Lamb Curry ala Jamie Oliver

The ingredients for the curry paste layered in the Cuisinart

From Susan: To paraphrase the old chestnut about lemons and life – What do you do when life gives you lamb? You make lamb curry.

We hosted a dinner party on Friday night, bringing together Ted’s best friend, William, who moved to Maui five years ago, his wonderful girlfriend Mary and a group of our good friends here in Montclair. For the main course, Ted did two bone-in legs of lamb, studding them generously with garlic and rubbing them with herbs before grilling them on the charcoal grill. The result was delicious, but we had lots of meat left.

Sunday was rainy and chilly, following many days of sunny, warm drought it was a good day to stay inside, be grateful for the watery gift to the parched garden and cook something comforting. Thinking of lamb curry, I turned to my favorite “celebrity” chef, Jamie Oliver, and his book The Naked Chef Takes Off.

I had never made a curry “from scratch” before – I’d always used curry powder. But I had all the ingredients (except one, as you will see below), so I decided, as they say in England to “give it a go.” The process starts with a dry spice mixture, which you toast up in a saute pan on top of the stove, then blend with fresh ingredients – ginger, cilantro, red onion, red chilies and garlic – to make the base for the curry. This gets cooked (“fried” in Jamie’s recipe) in butter, combined with canned chopped tomatoes and chicken stock, and put in the oven for 1 1/2 hours. If you are using fresh meat, you brown that a bit first, then add it and vegetables to the curry sauce and cook for about another hour. Since I was using leftovers – lamb and a roasted medley of cauliflower, eggplant, yellow squash and onion – I stirred all that good stuff into the sauce, covered it, and let it sit over a low flame until everything was hot.

This curry had a depth of flavor unlike anything I’ve ever tasted – save for the curries I’ve enjoyed in London, of course! I’m sure if you use fresh meat that cooks in the sauce, the result is even more intense, but I’d make this again with leftover chicken, steak – anything really. It would make a terrific party dish too; add a green salad and as they say in England “Bob’s your uncle!” (That means, “and there you are.”)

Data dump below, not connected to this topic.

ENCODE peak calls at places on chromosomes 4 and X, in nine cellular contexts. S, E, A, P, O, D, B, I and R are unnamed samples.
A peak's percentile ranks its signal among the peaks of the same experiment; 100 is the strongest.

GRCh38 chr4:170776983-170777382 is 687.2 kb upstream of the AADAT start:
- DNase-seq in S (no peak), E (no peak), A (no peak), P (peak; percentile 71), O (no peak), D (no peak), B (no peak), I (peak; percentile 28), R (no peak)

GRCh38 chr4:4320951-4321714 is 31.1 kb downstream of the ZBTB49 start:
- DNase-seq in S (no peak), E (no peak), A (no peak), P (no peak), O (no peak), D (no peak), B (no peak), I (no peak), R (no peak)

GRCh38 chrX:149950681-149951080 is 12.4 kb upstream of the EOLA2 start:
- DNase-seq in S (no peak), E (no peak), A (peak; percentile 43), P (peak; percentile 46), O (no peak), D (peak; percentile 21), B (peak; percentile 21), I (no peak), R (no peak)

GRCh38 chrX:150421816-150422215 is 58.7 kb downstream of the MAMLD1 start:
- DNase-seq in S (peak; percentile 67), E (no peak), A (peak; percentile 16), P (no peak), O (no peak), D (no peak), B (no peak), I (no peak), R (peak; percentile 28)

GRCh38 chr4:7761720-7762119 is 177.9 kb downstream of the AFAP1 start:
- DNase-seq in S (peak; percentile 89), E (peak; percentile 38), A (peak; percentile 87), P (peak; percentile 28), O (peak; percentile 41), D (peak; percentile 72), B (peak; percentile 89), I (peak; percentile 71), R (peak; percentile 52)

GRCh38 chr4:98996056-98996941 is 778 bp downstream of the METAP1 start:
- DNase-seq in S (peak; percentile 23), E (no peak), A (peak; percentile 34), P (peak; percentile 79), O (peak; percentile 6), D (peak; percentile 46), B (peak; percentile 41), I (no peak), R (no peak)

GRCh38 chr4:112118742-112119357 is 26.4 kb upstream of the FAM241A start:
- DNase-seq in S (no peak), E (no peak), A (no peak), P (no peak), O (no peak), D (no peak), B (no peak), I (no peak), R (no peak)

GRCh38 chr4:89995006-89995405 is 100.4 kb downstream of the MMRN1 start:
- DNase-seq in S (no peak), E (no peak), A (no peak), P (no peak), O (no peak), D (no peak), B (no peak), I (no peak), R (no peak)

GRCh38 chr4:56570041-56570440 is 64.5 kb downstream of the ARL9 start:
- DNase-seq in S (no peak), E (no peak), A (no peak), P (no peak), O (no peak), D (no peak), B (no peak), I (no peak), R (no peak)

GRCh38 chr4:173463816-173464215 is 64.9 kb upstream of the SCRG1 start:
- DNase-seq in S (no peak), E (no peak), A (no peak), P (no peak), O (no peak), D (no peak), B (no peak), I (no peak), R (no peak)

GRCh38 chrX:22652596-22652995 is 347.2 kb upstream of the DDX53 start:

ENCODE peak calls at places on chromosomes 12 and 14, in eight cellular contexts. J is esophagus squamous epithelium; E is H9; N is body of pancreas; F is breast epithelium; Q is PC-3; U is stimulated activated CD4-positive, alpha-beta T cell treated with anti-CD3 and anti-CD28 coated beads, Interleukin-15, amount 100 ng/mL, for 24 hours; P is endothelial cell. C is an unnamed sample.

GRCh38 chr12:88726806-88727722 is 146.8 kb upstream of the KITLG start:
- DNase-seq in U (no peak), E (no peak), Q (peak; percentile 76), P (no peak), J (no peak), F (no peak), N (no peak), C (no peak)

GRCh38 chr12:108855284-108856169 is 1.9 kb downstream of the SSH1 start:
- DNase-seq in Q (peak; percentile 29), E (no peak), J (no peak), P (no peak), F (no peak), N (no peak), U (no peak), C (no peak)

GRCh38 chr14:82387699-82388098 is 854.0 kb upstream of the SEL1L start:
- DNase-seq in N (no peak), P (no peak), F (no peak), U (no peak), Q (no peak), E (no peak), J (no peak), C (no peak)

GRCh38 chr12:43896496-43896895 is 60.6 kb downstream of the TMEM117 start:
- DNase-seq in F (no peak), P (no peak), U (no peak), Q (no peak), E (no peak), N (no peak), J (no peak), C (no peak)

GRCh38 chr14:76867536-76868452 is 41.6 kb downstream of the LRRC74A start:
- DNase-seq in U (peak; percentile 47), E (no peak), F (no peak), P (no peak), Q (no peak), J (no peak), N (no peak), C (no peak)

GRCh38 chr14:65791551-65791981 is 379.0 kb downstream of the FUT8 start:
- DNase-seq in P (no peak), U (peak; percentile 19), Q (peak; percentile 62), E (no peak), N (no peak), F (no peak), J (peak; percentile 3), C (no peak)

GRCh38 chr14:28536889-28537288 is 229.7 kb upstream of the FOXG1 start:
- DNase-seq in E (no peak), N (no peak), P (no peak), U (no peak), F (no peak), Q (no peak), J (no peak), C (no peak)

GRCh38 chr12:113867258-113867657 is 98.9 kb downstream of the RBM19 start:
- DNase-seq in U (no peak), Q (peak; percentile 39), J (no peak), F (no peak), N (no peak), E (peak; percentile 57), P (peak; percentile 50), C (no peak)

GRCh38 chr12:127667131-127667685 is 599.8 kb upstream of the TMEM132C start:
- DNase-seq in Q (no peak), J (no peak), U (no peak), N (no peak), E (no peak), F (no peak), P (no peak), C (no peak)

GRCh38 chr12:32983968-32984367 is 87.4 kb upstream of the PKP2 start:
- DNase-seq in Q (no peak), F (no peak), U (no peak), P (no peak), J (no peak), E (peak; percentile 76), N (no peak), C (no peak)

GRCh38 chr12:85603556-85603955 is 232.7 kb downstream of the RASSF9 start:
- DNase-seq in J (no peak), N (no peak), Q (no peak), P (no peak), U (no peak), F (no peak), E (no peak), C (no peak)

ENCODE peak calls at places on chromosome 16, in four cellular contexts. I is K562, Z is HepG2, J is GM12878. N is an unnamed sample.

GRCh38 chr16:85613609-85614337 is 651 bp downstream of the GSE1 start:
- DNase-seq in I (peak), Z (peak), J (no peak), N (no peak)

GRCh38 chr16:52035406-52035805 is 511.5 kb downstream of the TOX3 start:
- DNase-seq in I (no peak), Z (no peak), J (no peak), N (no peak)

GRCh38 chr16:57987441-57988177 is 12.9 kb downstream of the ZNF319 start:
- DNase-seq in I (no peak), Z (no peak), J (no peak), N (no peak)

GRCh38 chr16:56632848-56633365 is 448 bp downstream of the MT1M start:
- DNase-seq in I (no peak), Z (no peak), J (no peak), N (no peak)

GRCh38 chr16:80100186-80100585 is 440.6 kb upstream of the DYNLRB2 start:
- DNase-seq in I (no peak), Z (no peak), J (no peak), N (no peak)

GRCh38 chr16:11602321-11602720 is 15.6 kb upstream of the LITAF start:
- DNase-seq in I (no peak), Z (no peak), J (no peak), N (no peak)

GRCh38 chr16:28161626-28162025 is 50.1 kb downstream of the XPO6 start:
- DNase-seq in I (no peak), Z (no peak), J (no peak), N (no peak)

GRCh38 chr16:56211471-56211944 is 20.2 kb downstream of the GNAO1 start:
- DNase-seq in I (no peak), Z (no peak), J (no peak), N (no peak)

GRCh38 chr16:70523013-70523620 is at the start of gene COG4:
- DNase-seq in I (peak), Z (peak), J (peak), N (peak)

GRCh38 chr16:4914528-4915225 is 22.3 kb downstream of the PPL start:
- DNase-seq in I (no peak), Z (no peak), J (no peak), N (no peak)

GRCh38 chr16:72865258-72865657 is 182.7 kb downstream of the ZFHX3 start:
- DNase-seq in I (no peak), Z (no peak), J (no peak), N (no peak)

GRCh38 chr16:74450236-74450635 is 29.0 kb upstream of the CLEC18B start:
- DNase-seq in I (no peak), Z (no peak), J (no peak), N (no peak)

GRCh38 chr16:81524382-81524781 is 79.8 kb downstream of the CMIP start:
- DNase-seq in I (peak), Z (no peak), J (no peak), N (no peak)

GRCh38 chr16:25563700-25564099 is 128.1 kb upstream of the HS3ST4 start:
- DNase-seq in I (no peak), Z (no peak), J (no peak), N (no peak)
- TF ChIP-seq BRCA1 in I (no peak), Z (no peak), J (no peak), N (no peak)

Peter’s Lamb Curry

Adapted from “The Naked Chef Takes Off” by Jamie Oliver

Serves 8

Dry spices

2 tbsp. fennel seeds

2 tbsp. cumin seeds (I used ground cumin)

2 tbsp. coriander seeds

1/2 tbsp. fenugreek seeds (This I did not have, so I have no idea how the flavor of the curry would have been affected.)

1/2 tbsp. black peppercorns

1 clove

1/2 a cinnamon stick

2 cardamom pods

salt

Lightly toast all ingredients in a pan over a gentle heat. Crush into a fine powder. ( I got out the mortar and pestle, thinking this would be and ideal time to put it to use, but found that crushing the mixture that way would have taken a half a day. So, I cleaned out my coffee grinder and gave it a whir in there – perfect!)

Curry paste

2 inches of fresh ginger, peeled

1 large red onion, peeled

10 cloves garlic, peeled

2 fresh red chilies, with seeds (I used chilies from our garden and because I had no idea how hot they were, took out the seeds. Next time I’d leave ‘em in for a little more heat.)

1 bunch fresh cilantro

Chop all the above ingredients roughly and put in a food processor with the dry spice powder. Process until well pureed.

The rest of the process

2 tbsp. butter

1- 28 oz. can chopped tomatoes with juice

1 cup stock or water

3 1/2 lbs. lamb meat, cut in cubes (see note above about leftovers lamb)

1 handful each chopped mint and cilantro

1 cup plain yogurt

salt and pepper to taste

Preheat oven to 325. In a large casserole, fry the curry paste mixture in butter until it goes golden (mine never did “go golden” – it ended up kind of a gray-brown after about 10 minutes on medium-high heat. Keep stirring so it doesn’t stick.

Add the tomatoes and the stock or water. Bring to a boil, cover with foil and put in the oven for 1 1/2 hours. Remove the foil and continue to simmer on the stove until it thickens.

If using fresh meat, brown in olive oil and add to sauce. Simmer for about an hour or until tender. If using leftovers, stir in and heat until hot. Stir in the yogurt and serve sprinkled with cilantro and mint. Jamie also recommends a squeeze of lime juice.

Jamie also suggests adding any of the following: Swiss chard, spinach, peas, cauliflower, fried eggplant, okra, boiled potatoes, chickpeas, lentils.

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